Making the decision to change your body and life through healthy eating is the easy part. Tackling the steps necessary to make it part of your everyday life, that’s what gets tough.
The truth is, we may think we know what’s healthy and what we should be eating, but there are so many mixed messages, false claims, and bad advice out there it can be hard to know what’s what.
This week I took a couple clients on a guided tour of their grocery store, to explain the ins and outs of meal planning, which foods are best, how to read labels and which foods give you the most bang for your buck.
It got me thinking- many of us are making big mistakes every time we shop, without even knowing it. These mistakes can be costly, not only for your wallet but especially your waistline!
Read on for my five biggest mistakes you’re probably making at the grocery store.
1) Not planning ahead. If you’re going to stay on track, you’ve got to have a plan. Start by planning all your meals for the week in advance. Breakfast, lunch and dinner. Do this for all members of the family. Then make your list from this plan. When you shop, don’t buy anything that isn’t on your list! Don’t shop hungry or grab things on a whim. Stay focused and stay on track.
2) Not reading labels OR only paying attention to calories. At the grocery store you need to be a detective. You’re seeking as much information possible about the foods you’re buying. Look at labels. Compare brands, not just the price but also the ingredients and nutrition content. Choose the foods with the fewest ingredients- these are the least processed. If it has a list of ingredients a mile long with many you can’t pronounce- put it back! Also, don’t make the mistake of only paying attention to calories. Check the fat, sugar, protein and sodium content. Limit or avoid trans and saturated fat, cholesterol and sodium. Choose foods higher in poly and monounsaturated fat, dietary fiber, protein, Vitamins A and C, calcium, and iron.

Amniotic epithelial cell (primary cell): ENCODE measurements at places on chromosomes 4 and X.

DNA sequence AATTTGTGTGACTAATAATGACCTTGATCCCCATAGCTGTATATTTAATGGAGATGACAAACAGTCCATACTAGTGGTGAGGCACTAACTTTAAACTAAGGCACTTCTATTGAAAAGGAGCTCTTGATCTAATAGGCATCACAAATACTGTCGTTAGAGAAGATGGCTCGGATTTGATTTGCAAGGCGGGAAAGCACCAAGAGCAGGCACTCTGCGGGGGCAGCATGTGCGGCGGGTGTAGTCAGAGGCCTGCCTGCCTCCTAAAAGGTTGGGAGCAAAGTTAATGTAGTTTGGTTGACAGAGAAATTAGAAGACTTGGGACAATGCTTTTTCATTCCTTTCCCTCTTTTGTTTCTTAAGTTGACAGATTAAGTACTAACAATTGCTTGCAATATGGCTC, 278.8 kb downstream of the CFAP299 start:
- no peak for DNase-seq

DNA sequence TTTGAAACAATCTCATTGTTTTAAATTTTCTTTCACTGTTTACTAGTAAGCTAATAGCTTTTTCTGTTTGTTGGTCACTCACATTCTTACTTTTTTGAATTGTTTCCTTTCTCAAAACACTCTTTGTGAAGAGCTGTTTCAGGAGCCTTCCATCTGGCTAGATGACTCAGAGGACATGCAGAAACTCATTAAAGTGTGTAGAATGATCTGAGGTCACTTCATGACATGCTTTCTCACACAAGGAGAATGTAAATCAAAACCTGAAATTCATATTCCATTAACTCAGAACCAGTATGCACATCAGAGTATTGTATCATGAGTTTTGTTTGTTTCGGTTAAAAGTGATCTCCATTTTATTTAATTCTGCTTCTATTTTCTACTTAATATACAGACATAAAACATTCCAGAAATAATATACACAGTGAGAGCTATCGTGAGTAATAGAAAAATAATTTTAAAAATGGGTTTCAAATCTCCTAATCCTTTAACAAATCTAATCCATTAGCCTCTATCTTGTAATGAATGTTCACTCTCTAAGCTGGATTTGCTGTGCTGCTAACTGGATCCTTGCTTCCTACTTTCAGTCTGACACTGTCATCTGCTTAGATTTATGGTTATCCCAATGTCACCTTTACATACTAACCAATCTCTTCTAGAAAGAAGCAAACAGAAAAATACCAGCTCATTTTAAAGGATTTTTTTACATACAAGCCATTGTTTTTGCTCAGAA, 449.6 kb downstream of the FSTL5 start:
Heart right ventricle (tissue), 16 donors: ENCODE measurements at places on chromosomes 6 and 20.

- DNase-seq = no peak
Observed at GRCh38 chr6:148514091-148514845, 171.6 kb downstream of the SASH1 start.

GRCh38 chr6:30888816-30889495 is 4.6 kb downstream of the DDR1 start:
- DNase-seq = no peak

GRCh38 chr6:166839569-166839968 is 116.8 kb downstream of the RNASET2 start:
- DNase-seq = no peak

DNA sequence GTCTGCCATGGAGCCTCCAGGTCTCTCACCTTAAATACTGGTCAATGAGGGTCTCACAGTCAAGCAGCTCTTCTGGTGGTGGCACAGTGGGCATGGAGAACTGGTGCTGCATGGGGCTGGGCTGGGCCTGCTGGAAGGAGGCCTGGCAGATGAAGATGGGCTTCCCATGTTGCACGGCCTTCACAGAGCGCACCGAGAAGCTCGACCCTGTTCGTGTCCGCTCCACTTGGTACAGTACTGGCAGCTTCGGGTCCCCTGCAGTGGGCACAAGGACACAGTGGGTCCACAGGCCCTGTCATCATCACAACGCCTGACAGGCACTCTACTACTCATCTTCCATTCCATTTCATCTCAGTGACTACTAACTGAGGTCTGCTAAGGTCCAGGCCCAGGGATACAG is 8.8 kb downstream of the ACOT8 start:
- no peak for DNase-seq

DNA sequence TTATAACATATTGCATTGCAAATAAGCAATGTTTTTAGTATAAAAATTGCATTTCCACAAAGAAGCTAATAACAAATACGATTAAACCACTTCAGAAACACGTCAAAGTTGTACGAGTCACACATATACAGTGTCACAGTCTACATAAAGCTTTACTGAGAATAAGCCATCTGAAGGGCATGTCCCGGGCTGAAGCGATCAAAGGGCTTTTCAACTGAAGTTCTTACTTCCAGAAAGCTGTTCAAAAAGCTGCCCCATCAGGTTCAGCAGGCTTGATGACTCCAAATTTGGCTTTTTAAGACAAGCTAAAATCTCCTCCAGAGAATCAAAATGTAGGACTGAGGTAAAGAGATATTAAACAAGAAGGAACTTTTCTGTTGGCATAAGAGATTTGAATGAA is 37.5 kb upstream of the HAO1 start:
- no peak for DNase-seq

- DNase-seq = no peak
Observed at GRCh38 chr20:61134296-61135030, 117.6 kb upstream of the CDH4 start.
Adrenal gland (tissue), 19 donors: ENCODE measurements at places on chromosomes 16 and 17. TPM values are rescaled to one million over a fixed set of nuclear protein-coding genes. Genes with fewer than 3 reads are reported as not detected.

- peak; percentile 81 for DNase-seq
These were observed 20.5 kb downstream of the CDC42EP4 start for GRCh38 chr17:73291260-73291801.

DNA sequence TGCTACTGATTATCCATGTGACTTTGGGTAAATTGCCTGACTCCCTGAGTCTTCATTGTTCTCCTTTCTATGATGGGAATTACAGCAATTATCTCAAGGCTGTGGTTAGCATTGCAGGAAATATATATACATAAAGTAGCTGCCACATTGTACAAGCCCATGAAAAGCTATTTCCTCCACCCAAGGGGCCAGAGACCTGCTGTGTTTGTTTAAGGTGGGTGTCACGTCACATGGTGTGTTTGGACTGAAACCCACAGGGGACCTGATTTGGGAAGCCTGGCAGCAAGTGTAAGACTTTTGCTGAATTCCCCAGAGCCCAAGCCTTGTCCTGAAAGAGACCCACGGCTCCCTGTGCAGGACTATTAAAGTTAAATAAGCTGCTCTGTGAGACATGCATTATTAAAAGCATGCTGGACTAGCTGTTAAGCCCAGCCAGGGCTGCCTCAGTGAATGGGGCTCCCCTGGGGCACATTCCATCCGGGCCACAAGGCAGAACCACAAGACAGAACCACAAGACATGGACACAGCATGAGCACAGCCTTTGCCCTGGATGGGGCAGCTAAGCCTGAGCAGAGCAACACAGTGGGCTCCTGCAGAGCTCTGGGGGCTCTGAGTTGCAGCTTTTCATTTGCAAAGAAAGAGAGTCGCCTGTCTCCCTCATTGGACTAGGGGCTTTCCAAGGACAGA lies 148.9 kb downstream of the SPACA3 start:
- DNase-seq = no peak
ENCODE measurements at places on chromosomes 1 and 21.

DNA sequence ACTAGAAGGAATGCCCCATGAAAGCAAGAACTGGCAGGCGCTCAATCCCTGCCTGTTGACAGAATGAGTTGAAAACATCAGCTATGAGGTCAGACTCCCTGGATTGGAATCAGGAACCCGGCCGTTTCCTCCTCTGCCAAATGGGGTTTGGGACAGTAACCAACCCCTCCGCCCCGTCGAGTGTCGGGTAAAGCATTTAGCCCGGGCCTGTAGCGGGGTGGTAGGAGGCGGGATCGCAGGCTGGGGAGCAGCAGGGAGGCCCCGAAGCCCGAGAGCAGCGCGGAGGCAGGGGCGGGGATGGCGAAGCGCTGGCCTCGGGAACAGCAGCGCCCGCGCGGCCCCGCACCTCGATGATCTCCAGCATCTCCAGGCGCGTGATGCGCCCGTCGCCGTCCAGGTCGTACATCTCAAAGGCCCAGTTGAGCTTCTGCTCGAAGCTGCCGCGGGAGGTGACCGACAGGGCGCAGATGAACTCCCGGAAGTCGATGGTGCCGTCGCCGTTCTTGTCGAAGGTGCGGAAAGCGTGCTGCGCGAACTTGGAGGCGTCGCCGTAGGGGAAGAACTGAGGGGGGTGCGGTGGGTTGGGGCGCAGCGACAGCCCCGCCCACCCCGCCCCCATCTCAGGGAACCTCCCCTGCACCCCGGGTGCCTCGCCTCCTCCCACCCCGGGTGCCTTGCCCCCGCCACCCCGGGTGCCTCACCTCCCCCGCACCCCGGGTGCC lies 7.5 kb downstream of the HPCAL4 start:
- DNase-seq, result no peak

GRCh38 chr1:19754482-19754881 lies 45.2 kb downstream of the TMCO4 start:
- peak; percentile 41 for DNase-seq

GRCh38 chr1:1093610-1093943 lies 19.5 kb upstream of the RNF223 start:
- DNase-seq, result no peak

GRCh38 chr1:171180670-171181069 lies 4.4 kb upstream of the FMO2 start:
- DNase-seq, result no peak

3) Choosing frozen over fresh. This one is actually two-fold. Generally, fresh is better than frozen. You want to avoid frozen pre-packaged meals as much as possible. Buy fresh chicken and freeze what you don’t use right away instead of frozen bagged chicken. However, frozen vegetables and fruits are just as good as fresh nutritionally. In my opinion the taste and texture isn’t as good, but they are a great option if you’re concerned about shelf life or buying out of season. Keep in mind you can buy many fresh veggies pre-cut and bagged that can be steamed in the microwave in minutes, so frozen isn’t necessarily a time saver over fresh, but it can be less expensive. If you choose frozen, just be sure there aren’t any added ingredients, syrups or seasonings that could pack on calories and sodium.
4) Believing package claims. Food manufacturers are lying to you. Point blank. Government regulations are lax enough that companies are allowed to make claims on their packaging that flat out simply are not true. Trans fat free? That claim can be applied to any food with less than .5 grams per serving. All a manufacturer has to do is manipulate the serving size to meet that requirement, then advertise their product as free of trans fats when it really isn’t. Companies can also call something sugar free, even though it contains sugar alcohol which is still a form of added sugar. Other products are often labeled as “a healthy choice” or diet friendly, when there isn’t anything remotely healthy about them. The point here is do your own research. Don’t believe anything you read on a box. Know what to watch for and which foods are the healthiest choices.
5) Thinking it doesn’t matter. Believing you can eat any foods as long as you exercise or count calories and still be healthy, fit and reach your weight loss goals is simply wrong. What you put in your mouth is more important than anything else. Proper nutrition builds the strong foundation to not only make you look and feel great but also prevent disease and improve your chances of living a long, happy life.
So before you hit the store, remember these points:
– Shop the perimeter
– Read and compare labels
– Be skeptical
– Shop smart to save money